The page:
Enforced disappearance: justice must be guaranteed without delay to all victims, say the IACHR, experts of the UN, of the ACHPR and of the ASEAN

August 30, 2023

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GENEVA, Washington D.C. – Ahead of the International Day of the Victims of Enforced Disappearances, the Committee on Enforced Disappearances, the Working Group on Enforced or Involuntary Disappearances, the Interamerican Commission on Human Rights, the Chairperson of the Working Group on Death Penalty, Extrajudicial, Summary or Arbitrary Killings of the African Commission on Human and Peoples' Rights and the Representatives of Indonesia and Malaysia to the ASEAN Intergovernmental Commission on Human Rights* urged all States to provide effective access to justice for victims of enforced disappearance, that include any individual who has suffered harm as the direct result of an enforced disappearance.

"As we celebrate the 75th anniversary of the adoption of the Universal Declaration of Human Rights, we invite all States to reinvigorate access to justice at the national level and to finance and support Sustainable Development Goal 16 globally – the promotion of just, peaceful and inclusive societies. In this context, it is key to recall that the inextricable link between justice and truth is critical in cases of enforced disappearance.

The right of victims to access justice entails taking all the necessary steps to seek out the truth. When a person disappears and then is located, justice requires the thorough investigation of the enforced disappearance, and its circumstances, as well as the identification, prosecution, and sanction of the perpetrators. When the fate or whereabouts of disappeared persons are unknown, justice also encompasses an obligation to search for them immediately.

Ensuring adequate access to justice and, as a result, proper accountability for perpetrators at all levels of responsibility in the chain of command, is indispensable to convey that enforced disappearances are not permitted or tolerated. It also serves both as a preventive measure and as a guarantee of non-repetition, and is closely intertwined with reparation, emphasized the experts. Access to justice must not be merely theoretical, but guaranteed in practice through concrete measures that promote and fully value the genuine and meaningful participation of victims and their representatives throughout the process.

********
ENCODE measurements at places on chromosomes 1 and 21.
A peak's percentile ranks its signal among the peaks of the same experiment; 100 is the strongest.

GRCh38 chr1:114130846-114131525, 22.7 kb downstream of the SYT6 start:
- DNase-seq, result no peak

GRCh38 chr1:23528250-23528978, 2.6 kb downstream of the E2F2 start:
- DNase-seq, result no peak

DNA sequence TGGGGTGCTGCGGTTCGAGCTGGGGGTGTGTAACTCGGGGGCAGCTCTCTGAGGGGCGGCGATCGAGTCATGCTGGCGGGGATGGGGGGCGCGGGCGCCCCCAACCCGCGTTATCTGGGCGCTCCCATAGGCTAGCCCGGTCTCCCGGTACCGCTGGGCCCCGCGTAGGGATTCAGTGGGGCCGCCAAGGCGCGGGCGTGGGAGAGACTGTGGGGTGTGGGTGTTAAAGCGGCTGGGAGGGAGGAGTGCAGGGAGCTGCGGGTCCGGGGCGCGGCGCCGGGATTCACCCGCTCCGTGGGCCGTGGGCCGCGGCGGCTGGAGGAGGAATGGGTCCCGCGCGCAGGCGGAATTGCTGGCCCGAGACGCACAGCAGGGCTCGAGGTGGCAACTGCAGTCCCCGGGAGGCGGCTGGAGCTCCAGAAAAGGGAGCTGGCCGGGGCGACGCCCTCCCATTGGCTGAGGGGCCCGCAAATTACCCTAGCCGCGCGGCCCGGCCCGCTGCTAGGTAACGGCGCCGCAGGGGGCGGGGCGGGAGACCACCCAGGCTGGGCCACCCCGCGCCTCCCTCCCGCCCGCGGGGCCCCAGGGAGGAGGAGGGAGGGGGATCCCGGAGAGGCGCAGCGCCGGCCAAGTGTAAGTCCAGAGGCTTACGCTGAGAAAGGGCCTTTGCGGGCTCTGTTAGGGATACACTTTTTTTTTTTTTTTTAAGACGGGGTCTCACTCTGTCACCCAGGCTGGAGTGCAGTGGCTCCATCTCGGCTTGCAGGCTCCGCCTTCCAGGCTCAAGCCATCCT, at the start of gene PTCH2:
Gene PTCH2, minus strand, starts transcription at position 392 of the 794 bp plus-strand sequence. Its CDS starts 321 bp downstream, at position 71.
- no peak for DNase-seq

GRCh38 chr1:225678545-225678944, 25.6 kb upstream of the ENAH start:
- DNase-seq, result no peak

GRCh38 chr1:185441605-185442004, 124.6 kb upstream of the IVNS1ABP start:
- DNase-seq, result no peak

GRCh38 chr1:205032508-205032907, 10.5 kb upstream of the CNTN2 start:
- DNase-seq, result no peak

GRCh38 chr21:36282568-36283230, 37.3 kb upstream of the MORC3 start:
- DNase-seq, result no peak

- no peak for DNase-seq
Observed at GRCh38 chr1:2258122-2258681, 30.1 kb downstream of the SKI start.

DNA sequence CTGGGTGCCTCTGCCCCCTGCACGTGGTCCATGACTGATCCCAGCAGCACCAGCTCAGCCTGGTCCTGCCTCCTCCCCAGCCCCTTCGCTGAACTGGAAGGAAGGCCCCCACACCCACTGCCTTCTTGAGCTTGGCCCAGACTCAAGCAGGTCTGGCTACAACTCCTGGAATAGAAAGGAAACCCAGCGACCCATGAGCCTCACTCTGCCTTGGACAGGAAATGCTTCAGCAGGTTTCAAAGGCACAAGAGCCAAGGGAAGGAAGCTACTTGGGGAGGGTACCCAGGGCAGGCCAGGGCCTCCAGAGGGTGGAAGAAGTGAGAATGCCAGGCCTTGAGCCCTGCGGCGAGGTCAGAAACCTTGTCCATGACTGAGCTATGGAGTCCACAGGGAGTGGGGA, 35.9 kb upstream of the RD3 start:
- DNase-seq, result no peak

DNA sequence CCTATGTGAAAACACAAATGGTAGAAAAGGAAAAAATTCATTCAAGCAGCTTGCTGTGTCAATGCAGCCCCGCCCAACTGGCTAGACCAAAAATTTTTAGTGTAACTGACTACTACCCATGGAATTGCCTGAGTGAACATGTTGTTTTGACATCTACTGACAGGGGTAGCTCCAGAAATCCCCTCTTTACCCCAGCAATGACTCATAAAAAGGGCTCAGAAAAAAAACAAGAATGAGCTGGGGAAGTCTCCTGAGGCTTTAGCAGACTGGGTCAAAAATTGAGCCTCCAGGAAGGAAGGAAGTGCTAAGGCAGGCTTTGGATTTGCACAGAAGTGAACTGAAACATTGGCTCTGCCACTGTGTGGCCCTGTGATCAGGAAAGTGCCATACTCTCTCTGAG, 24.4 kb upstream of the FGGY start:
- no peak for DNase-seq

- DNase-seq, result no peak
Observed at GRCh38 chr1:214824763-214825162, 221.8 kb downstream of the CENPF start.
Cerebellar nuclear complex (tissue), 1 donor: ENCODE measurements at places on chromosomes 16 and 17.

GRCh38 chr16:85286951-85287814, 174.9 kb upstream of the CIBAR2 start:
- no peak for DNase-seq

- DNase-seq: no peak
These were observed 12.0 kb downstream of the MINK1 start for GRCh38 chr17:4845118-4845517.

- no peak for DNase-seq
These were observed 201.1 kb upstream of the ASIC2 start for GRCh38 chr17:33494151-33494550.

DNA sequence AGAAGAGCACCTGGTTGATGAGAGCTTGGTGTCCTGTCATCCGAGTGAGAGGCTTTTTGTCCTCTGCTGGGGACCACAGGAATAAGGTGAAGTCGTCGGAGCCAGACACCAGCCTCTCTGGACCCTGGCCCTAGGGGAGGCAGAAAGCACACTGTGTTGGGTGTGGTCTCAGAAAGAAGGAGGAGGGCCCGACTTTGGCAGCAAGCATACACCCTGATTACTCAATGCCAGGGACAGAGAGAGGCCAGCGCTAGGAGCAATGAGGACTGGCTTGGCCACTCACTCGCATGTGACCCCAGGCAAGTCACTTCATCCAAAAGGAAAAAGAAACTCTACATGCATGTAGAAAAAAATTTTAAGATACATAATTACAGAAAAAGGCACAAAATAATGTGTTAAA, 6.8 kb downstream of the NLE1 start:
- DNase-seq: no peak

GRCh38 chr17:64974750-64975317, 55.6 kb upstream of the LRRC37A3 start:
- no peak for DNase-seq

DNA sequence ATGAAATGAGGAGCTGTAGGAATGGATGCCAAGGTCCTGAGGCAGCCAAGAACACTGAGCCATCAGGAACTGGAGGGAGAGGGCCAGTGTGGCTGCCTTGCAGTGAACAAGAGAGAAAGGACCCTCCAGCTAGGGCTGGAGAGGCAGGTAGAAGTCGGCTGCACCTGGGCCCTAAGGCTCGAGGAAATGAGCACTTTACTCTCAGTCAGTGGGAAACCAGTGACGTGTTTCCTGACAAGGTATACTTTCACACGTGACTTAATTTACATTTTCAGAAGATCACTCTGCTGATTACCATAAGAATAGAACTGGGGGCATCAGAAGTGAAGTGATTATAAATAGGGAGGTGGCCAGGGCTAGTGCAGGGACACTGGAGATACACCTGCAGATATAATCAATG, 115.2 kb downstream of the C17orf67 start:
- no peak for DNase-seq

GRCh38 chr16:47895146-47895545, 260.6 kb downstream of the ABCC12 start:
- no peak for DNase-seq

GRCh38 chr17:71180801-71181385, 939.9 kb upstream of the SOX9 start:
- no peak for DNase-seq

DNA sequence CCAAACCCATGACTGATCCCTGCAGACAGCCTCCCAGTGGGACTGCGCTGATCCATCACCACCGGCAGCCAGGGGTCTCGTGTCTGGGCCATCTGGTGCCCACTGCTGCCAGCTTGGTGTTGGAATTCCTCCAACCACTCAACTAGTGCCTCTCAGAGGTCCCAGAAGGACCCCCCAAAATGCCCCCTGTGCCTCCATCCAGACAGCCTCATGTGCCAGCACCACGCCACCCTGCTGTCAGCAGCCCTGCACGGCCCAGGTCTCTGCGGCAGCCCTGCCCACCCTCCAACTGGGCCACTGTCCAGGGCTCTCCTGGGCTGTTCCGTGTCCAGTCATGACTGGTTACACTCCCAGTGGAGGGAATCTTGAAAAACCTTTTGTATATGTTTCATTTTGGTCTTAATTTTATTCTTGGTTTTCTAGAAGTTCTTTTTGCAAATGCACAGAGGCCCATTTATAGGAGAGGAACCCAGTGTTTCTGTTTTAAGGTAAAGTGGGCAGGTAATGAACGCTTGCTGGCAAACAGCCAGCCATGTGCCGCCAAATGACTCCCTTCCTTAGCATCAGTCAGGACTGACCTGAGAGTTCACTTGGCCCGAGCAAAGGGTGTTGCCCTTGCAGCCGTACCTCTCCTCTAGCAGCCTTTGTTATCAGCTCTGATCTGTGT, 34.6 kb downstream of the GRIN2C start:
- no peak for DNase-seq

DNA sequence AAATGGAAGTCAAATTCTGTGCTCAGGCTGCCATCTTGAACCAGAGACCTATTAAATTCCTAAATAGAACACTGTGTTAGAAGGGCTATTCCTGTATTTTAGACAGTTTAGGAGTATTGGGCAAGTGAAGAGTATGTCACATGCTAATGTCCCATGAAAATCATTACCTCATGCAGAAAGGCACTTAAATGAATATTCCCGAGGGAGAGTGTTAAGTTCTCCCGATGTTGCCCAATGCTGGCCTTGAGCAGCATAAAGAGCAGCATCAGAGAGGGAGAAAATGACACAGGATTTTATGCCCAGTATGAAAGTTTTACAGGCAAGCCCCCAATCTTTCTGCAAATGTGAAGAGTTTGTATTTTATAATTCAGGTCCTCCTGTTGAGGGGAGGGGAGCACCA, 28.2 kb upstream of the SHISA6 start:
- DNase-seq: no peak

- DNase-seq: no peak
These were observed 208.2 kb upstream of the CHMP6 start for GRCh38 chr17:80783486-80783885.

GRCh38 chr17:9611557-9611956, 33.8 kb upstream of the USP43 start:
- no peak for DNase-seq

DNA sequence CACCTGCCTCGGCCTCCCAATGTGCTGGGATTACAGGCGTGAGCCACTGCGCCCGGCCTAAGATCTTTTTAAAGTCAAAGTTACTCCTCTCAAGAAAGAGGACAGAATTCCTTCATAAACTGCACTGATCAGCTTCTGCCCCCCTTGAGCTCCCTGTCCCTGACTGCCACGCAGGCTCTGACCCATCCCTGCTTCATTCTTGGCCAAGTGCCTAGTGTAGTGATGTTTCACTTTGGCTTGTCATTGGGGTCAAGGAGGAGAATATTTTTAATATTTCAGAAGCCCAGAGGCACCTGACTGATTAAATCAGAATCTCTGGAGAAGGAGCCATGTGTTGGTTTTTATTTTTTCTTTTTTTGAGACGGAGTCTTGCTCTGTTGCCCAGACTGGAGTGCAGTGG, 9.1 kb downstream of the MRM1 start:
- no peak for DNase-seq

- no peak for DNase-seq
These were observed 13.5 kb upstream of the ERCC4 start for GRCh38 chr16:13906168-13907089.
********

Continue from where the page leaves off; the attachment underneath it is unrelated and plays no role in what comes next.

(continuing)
States must guarantee the launch of the search and investigation without delay, as soon as authorities are informed of an alleged enforced disappearance, even in the absence of an official complaint. To have any chance of locating disappeared persons alive, time is of the essence. In the very few cases where justice is achieved, this too often occurs years after the enforced disappearance began, when some relatives have already passed away, after a life of anguish. ‘Justice delayed is justice denied', even more so in the case of enforced disappearances.

Likewise, access to justice must include both efforts to determine the truth and hold those responsible for the enforced disappearance accountable, as well as addressing the harm suffered by the victims. We urge States to guarantee victims' effective access to justice and ensure that their right to redress is adequately upheld.

Many relatives experience diverse and intersecting vulnerabilities which are intensified by the disappearance of their loved one, making it harder to claim their rights. Given that in cases of enforced disappearance most of those left behind are women, it is particularly important to incorporate a gender perspective into any measure aimed at providing search, truth, justice, reparation and redress to victims.

Regarding the obstacles experienced by different actors, often victims face threats, intimidation, reprisals and stigmatisation in their struggle for truth and justice. The same applies to organizations and lawyers acting on their behalf. This must end, and victims must be given access to free legal aid to ensure that one's finances are not a barrier to accessing justice. Given that in many cases enforced disappearance may be a transnational crime, cooperation and mutual legal assistance between States must be strengthened and systematized, as are measures to assist victims in ensuring their access to justice in other States.

We renew our solidarity with victims of enforced disappearances, organisations that support them, human rights defenders and lawyers who, despite the often hostile and dangerous environment in which they operate, continue their struggle for truth, justice, memory and non-repetition. We call on all States to mark the 75th anniversary of the Universal Declaration of Human Rights to make pledges to promote justice without delay for all victims of enforced disappearances. Particularly, we call on States that have not yet done so to ratify the international and regional instruments on enforced disappearances."

The IACHR is a principal and autonomous body of the Organization of American States (OAS), whose mandate stems from the OAS Charter and the American Convention on Human Rights. The Inter-American Commission has the mandate to promote the observance and defense of human rights in the region and acts as an advisory body to the OAS on the matter. The IACHR is made up of seven independent members who are elected by the OAS General Assembly in their personal capacity, and do not represent their countries of origin or residence.

No. 202/23

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